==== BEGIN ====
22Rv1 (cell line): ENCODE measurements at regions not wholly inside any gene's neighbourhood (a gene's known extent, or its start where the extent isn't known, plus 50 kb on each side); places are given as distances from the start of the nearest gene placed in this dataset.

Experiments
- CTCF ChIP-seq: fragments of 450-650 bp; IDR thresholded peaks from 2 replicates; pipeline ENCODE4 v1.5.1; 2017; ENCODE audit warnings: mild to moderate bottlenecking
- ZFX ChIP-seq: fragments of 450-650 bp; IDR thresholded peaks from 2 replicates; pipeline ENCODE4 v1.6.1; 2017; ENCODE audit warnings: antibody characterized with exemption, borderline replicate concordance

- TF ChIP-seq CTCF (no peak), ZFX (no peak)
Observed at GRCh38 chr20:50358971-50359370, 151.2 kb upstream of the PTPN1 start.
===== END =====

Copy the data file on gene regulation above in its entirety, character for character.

22Rv1 (cell line): ENCODE measurements at regions not wholly inside any gene's neighbourhood (a gene's known extent, or its start where the extent isn't known, plus 50 kb on each side); places are given as distances from the start of the nearest gene placed in this dataset.

Experiments
- CTCF ChIP-seq: fragments of 450-650 bp; IDR thresholded peaks from 2 replicates; pipeline ENCODE4 v1.5.1; 2017; ENCODE audit warnings: mild to moderate bottlenecking
- ZFX ChIP-seq: fragments of 450-650 bp; IDR thresholded peaks from 2 replicates; pipeline ENCODE4 v1.6.1; 2017; ENCODE audit warnings: antibody characterized with exemption, borderline replicate concordance

- TF ChIP-seq CTCF (no peak), ZFX (no peak)
Observed at GRCh38 chr20:50358971-50359370, 151.2 kb upstream of the PTPN1 start.